I was pretty surprised at 11:32 on May 8th, 2006 when that first contraction hit, but I decided to lay back down and try and get some sleep. From my childbirth class and every thing I had read, this was going to be going on for a while and I should try to relax and rest as much as possible. Then, the second contraction hit. I peeked at the clock. 11:38. Hmm...that was kind of soon. I closed my eyes again and tried to fall back to sleep. That's when the third contraction hit. I checked out the clock again. 11:44. I got up and set up the laptop so I could use the online contraction monitor. Things seemed to be going a little faster than I expected.
After tracking contractions for half an hour I decided that this was probably the real thing so I went up and woke Andy up. He got up and hit the contraction button for me while I got things organized.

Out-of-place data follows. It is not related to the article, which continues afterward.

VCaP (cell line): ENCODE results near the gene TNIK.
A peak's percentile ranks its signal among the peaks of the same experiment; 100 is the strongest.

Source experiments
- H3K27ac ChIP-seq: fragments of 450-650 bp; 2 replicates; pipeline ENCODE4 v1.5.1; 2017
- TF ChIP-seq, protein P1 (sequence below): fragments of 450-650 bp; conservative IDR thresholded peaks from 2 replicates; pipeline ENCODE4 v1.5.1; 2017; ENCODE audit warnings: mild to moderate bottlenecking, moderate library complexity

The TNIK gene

It was at this point that I learned something about myself. I was having contractions every five minutes. They were bad enough that I had to stop whatever I was doing and I couldn't really talk through them either. I knew this was the real thing and I knew it was time to call the doctor. But, there was the small problem of having really bad wet bed head. Did I really want all of the doctors and nurses, not to mention family members with cameras to see me looking like that?
No, I did not.
So, I decided to wet my hair in the sink and then blow it dry before heading to the hospital. As I bent down to stick my head under the faucet, I discovered that bending over made me have a contraction. But it didn't stop me. I contracted every three minutes until my hair was dry and pulled back in a respectable manner. I know it was every three minutes because I kept calling out to Andy to record each contraction while I was styling my hair. Looking back, I guess contracting every three minutes should have been alarming, but hey, the hospital was only 5 minutes away. I figured I was safe. I did pass on the makeup.
The 5 minute trip to the hospital felt like forever. Andy cut through a parking lot to save time, but we had forgotten about the speed bumps. They were just little ones, but ouch did they hurt. Each one led to a contraction. You would think at this point I would have remembered all of those breathing exercises I had practiced, but nope. I didn't.